Many people are confused about this “connection thing,” as my husband calls it. If you’re one of them, please keep reading.
Brene Brown defines connection as “the energy that exists between people when they feel seen, heard, and valued; when they can give and receive without judgment; and when they derive sustenance and strength from the relationship.”
For me, connection is the telomeres of the DNA that keep us thriving, moving toward each other in a dance of love and grace.
Studies show lack of connection is worse for your health than smoking, obesity and high blood pressure. Having connection with others can improve your longevity by 50% and even strengthen your immune system.
Connecting with our loved ones, our office staff, even our neighbors can be more important to our health than losing ten pounds. Isn’t that surprising?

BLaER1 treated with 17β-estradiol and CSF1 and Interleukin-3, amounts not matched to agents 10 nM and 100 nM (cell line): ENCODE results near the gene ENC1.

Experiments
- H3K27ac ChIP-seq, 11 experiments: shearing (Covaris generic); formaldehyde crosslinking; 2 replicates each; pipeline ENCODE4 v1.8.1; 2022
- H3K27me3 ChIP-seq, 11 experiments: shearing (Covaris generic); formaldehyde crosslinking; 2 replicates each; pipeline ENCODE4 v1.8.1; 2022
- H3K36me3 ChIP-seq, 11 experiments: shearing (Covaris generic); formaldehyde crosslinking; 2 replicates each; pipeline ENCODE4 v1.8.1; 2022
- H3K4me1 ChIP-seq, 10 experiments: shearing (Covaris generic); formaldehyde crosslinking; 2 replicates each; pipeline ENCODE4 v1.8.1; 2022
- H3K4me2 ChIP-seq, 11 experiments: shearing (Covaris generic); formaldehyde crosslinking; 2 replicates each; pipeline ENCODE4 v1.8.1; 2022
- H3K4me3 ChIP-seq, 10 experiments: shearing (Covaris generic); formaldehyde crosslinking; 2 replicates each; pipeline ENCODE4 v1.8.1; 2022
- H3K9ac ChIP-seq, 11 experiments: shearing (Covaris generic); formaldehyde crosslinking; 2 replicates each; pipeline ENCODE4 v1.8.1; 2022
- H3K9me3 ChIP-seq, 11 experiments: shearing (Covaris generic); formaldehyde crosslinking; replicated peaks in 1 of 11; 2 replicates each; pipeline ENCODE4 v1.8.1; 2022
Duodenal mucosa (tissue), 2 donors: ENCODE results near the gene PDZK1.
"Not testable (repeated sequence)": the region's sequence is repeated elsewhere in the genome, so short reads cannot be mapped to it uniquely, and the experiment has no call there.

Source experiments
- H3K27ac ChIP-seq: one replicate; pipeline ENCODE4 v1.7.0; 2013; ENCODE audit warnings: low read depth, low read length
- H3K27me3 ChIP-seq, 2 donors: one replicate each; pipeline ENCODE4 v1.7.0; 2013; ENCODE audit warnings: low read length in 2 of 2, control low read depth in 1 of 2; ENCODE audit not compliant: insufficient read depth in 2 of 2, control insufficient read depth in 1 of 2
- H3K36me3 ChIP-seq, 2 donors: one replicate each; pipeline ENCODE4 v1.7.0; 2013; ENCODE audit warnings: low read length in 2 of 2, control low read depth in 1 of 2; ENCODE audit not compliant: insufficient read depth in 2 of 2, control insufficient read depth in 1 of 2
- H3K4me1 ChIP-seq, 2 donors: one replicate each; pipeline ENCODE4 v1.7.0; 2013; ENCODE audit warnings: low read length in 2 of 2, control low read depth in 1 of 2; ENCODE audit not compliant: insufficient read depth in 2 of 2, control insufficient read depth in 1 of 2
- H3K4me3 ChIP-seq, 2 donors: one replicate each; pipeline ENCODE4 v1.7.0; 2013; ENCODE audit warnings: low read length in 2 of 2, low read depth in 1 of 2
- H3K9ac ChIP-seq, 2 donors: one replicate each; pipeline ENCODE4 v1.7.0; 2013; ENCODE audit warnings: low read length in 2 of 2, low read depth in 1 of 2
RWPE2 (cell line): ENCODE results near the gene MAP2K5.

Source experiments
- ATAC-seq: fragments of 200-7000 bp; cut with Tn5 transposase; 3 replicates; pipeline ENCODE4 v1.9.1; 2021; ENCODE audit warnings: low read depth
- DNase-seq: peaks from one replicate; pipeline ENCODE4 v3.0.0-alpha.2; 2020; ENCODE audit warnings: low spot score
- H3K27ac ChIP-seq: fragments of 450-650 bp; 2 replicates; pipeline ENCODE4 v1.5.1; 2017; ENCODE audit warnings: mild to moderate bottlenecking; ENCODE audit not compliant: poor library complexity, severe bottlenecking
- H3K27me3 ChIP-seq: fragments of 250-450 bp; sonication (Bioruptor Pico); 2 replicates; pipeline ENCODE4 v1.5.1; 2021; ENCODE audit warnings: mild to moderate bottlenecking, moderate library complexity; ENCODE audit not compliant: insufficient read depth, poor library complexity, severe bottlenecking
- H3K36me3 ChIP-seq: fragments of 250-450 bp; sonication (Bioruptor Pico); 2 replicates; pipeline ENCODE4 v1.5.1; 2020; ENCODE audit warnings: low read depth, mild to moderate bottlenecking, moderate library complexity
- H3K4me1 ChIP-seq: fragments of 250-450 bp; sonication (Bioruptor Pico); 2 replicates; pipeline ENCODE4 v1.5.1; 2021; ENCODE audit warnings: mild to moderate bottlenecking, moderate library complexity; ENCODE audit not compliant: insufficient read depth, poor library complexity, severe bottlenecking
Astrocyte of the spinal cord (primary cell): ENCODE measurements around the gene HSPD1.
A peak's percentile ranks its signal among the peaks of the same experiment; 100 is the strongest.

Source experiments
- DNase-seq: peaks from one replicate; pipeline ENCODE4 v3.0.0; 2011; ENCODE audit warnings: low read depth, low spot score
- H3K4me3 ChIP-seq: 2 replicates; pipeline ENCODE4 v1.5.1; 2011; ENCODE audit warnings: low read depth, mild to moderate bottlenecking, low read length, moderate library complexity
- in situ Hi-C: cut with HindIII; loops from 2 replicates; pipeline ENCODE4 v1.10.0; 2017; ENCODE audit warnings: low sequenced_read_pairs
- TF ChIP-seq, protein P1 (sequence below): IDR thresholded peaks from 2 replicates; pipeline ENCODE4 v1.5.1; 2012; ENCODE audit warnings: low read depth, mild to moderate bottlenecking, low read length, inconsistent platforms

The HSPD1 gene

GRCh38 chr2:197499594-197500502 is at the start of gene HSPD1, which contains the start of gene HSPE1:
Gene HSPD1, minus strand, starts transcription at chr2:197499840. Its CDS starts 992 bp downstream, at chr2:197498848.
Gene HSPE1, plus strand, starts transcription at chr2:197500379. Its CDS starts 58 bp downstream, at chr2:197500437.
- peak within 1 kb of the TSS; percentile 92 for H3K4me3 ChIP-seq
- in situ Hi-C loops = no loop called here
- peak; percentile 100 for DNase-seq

And if you’re looking to improve your bank balance in the new year, you may want to foster connection. How’s that?
It turns out that wealthy people value connection and tend to hang out with like-minded people who are positive and successful. It’s not so much a question of “being connected,” but of sharing the spirit of well-being that surfaces in that environment.
As time goes by, individuals who have strong connections with others prove to be wiser than those who are considered loners. How can this be?
Sharing what you learn, talking with interesting people and keeping company with people smarter than you are ways that connection makes you smarter. Just like playing sports with others who are better than you improves your game, hanging out with people a little smarter than you can give you a leg up.
What does all this data mean to you on a daily basis?
If you’re having trouble taking the time to connect to others, remembering the advantages to connecting may help.
I’d love you to share how you’re going to make more connections this year in the comments below. We can all use your input on ways to #ConnectMore!